Wednesday, August 27, 2014

So Long, Old Chum

Dear George,
I wrote a couple of months ago about the sad state of the massive yew tree in our front yard.  It was ailing all last year, and a guy from the Ulysses Tree Service* came over, pruned off the dead branches, and infused the root system with vitamins and fertilizer.  Despite his best efforts, half the tree was dead by the end of this past winter, and Mr. Ulysses said there was little or no hope for it.  He didn’t see any evidence of disease or insect damage and concluded that the tree was simply declining from old age.  He gave us an estimate for taking it down, but we were  so attached to the yew that we couldn’t bring ourselves to take that fateful step.  For the past five months I’ve gone out and looked at it every day, hoping for some miraculous sign of rejuvenation.  But no such luck.  Several of Katja’s acquaintances have asked when we plan to chop the tree down (because its sort of a blight on the neighborhood), but she’s been noncommittal.

Last week a guy named Rich knocked on our door and asked if we’d like to have the yew tree removed.  He gave an estimate that was $200 less than Ulysses Tree Service.  I’m usually wary about people who knock on the door, but Rich looked at least semi-reliable and so we went with it.  He and his partner Rick arrived the next day, and they proceeded with the tree cutting as shown in the photos below.  They cut many of the branches into eighteen-inch lengths.  I set aside a pile to use for firewood, and they put the rest at the curbside.  All were gone within 24 hours.  Rich said that carpenter ants had killed the tree, and we actually did see a bunch of them scurrying about.   Katja asked Rich about his tattoos.  He had one on his arm for his ex-wife, three across his shoulders for his kids, and WILD AND CRAZY tattooed in large letters down his right side.  Katja asked what that meant, and Rich said his coworkers nicknamed him that because he was such a hard, intense worker.  I wasn’t so sure, but that was his story.  A few days later a stump guy came by and took out the stump with his grinder.  I’d counted the rings before he arrived; there were 72.  This tree had begun its life during World War II.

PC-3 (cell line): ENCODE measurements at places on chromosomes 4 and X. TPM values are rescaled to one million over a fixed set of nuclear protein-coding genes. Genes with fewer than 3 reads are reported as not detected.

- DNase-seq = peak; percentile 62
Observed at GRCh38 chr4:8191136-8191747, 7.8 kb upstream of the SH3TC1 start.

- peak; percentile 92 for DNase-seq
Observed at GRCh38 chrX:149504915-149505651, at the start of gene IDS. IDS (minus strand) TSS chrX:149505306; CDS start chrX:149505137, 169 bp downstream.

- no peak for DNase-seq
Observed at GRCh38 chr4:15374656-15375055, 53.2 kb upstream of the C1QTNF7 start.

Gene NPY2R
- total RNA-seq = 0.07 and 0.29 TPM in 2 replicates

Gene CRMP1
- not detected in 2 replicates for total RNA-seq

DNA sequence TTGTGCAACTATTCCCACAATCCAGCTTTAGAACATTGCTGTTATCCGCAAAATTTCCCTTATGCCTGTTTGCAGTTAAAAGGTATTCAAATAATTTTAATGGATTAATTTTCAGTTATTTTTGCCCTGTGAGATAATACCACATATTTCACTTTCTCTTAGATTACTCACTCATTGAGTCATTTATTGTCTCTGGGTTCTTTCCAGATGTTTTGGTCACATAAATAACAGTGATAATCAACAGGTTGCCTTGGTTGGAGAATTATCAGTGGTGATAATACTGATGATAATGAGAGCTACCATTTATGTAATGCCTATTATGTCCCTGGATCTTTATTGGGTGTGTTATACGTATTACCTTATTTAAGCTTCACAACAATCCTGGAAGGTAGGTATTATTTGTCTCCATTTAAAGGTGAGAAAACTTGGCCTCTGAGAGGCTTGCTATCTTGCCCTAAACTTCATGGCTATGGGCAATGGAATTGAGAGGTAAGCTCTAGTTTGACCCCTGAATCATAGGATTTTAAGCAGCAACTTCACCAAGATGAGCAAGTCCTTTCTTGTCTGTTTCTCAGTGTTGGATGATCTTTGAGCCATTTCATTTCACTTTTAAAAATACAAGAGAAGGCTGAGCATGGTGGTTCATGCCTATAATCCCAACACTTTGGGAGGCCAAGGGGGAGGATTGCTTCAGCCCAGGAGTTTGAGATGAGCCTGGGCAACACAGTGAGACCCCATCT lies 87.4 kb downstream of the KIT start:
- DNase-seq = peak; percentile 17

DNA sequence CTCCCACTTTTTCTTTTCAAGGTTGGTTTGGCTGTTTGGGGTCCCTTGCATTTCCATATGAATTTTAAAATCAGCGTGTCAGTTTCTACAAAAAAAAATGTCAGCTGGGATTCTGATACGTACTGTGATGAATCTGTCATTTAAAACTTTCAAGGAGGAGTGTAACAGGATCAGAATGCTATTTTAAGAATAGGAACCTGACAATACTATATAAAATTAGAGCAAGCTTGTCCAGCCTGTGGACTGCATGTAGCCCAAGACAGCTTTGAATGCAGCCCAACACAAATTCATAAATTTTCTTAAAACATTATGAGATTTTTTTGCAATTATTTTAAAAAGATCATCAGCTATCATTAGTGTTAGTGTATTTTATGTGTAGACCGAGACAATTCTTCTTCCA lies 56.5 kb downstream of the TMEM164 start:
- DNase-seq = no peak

I was bagging up the wood chips this morning when a neighbor from down the block walked by.  She said that she was shocked to see the tree gone and couldn’t believe we’d done that to her tree.  She said her dog was confused and upset that the tree was missing and has been looking here and there.  I tried to explain why we had to do it, but she just kept shaking her head and looking grim.  She wondered whether the tree would grow back, an unlikely possibility.  I understood how she felt -- I feel the same way too.  It’s sort of like losing a grandfather or a long-time friend of the family.   

*Pseudonyms used in this story 

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